Take a Walk
Everybody has their rituals for relaxation. There are various ways to calm the brain at the end of the day, and these rituals are important to your body’s ability to cope with stress and brain fatigue. Unfortunately, stress and fatigue have become regular occurrences in the modern world, and being able to unwind and clear your mind is essential to maintaining a productive and fulfilling life. Â Brain fatigue can lead to distraction, poor memory, and a lack of concentration. To help with brain fatigue or stress some people read, some sit in a sauna, and others mix a drink at the end of the day, but one of the most beneficial practices for combating brain fatigue and recharging your battery is going for a walk in the woods.
Walking in the woods allows for less brain activity, and it rarely calls for direct mental attention. Although the brain is still engaged while in nature it tends to be involuntary, and therefore not stressful on the mind. Walking through the woods gives the mind time to think and contemplate passing thoughts and not the pressing issues that can be found in daily life. Â The Japanese call this shinrin-yoku, or forest bathing. Shinrin-Yoku has become an important aspect of preventative medicine in Japan, and the idea is that calmly walking through nature and taking in the surroundings can help to restore energy and promote overall health. Forest bathing can also be the perfect chance to spend time with a loved one in a relaxed atmosphere. Unwinding at the end of the day and finding tranquility can have positive effects on just about any relationship. Spending time in the woods also provides time for other relaxing activities. You can bring a book with you and find a quiet spot under a tree, or bring a note pad and write down your thoughts at the end of the day, and finding a woodsy area near a stream can offer an opportunity for some relaxing trout fishing.
The benefits of forest bathing extend throughout the physical and mental arenas. It is physically beneficial, because it is exercise. Although shinrin yoku is generally slow in pace it is still exercise and keeps the body moving. It can help to promote a healthy heart rate, and it may also support healthy blood pressure levels. Taking a soothing walk also works to support proper cortisol levels, which can help with emotional health. When cortisol is released within the body it signals the feelings of stress, and this can lead to anxiety or poor emotional health. If cortisol levels remain high for long periods of time the negative side effects can start to harm the body a number of its biological functions. Forest bathing may also help to ease feelings of anger and depression, while also promoting emotional, mental, and physical vigor.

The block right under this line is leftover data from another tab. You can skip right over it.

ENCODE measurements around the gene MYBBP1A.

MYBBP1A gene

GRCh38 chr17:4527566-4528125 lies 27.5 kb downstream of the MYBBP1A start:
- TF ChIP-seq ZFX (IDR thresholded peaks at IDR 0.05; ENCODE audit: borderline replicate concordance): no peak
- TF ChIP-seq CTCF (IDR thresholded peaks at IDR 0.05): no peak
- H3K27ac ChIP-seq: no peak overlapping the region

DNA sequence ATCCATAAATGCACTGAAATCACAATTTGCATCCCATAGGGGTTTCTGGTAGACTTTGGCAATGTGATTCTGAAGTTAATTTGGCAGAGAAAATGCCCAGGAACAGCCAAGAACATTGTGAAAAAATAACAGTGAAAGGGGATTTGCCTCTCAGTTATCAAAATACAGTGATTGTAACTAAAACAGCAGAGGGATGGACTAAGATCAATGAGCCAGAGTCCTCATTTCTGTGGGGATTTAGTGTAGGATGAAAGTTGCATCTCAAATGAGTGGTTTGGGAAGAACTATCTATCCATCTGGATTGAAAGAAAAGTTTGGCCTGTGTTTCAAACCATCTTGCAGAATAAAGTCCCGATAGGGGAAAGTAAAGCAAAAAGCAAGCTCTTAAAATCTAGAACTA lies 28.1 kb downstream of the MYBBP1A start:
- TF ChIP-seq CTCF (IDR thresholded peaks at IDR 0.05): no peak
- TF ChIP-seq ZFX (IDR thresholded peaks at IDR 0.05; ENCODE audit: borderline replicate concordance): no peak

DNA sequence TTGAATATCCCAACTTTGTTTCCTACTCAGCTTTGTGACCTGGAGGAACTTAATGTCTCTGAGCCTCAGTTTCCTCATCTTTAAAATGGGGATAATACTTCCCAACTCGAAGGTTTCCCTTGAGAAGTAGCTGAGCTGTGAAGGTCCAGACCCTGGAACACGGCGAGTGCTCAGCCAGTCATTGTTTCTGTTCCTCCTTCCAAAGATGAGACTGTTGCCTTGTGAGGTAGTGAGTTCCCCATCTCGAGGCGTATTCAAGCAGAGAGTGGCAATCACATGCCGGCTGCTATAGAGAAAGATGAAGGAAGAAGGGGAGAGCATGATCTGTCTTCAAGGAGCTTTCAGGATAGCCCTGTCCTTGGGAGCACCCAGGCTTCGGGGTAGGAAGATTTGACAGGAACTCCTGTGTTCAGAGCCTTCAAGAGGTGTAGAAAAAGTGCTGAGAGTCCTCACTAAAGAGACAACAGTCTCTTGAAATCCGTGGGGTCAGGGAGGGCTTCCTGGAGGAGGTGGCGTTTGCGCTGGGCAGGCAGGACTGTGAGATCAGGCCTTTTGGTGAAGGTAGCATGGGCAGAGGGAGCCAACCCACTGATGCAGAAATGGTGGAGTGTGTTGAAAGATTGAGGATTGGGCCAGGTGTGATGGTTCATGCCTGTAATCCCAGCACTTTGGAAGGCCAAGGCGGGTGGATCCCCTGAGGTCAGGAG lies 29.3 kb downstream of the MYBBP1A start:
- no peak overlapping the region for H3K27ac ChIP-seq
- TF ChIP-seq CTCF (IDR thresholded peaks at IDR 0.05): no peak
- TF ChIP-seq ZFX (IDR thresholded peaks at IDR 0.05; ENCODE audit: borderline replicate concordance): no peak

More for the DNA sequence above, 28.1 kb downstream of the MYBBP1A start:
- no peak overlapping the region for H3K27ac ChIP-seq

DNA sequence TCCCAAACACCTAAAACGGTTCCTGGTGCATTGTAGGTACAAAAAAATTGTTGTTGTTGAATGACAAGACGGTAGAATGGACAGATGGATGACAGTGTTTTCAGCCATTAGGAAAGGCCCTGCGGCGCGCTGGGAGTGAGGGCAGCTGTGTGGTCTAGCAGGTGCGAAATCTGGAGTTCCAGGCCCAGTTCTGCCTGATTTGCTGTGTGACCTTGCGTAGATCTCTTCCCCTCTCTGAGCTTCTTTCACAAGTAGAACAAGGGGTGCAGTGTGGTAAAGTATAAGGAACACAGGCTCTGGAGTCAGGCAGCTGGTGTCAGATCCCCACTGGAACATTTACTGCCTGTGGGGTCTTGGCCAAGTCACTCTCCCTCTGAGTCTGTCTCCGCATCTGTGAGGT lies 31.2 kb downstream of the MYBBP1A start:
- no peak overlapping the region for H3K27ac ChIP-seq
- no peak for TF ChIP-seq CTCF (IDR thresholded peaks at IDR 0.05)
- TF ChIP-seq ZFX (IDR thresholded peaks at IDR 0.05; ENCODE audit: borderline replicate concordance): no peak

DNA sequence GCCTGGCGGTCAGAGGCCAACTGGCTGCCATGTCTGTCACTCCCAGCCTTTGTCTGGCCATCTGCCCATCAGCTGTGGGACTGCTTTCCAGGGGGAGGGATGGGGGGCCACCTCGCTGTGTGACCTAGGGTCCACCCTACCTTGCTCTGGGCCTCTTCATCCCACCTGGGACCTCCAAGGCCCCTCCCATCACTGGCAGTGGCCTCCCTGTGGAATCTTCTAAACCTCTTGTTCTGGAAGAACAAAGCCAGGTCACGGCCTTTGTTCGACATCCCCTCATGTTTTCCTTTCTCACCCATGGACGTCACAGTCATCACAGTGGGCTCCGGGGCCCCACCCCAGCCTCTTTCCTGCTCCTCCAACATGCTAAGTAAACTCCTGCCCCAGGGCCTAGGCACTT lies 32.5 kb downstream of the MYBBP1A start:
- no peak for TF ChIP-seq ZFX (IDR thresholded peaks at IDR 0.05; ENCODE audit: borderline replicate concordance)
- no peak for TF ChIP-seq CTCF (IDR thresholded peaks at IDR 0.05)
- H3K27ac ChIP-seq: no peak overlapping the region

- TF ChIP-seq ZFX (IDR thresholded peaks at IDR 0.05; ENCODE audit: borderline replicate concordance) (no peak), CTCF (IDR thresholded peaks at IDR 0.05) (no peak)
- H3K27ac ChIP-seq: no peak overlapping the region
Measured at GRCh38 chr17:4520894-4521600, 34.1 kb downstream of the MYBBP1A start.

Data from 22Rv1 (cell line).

A recent study conducted at the University of Edinburgh and Heriot-Watt University used portable electroencephalograms (EEGs) to see how walking through different spaces affected the brain. The EEGs were attached to the heads of twelve individuals and hidden with a hat. The subjects were then sent on a walk that spanned three very different atmospheres. The first part of the walk took the subjects through a historic section of Edinburgh which is known for its shopping. The second section was through a quiet park, and the third was through a busy urban center. After the walk researchers analyzed the brain readings recorded by the EEGs, and it was confirmed that walking through the second section, which most resembled nature, reduced brain activity. During the last section of the walk the subjects were the most mentally active, and long periods of this mental activity could be taxing on the mind and body and eventually lead to brain fatigue.
Walking through the woods, or shinrin-yoku as the Japanese call it, is a beneficial practice that is simple and easy for people of all backgrounds. Don’t let your busy life wear you down and deter your physical and mental function. Â Just by taking the time to take a leisurely stroll through the woods can support your mental, emotional, and physical health.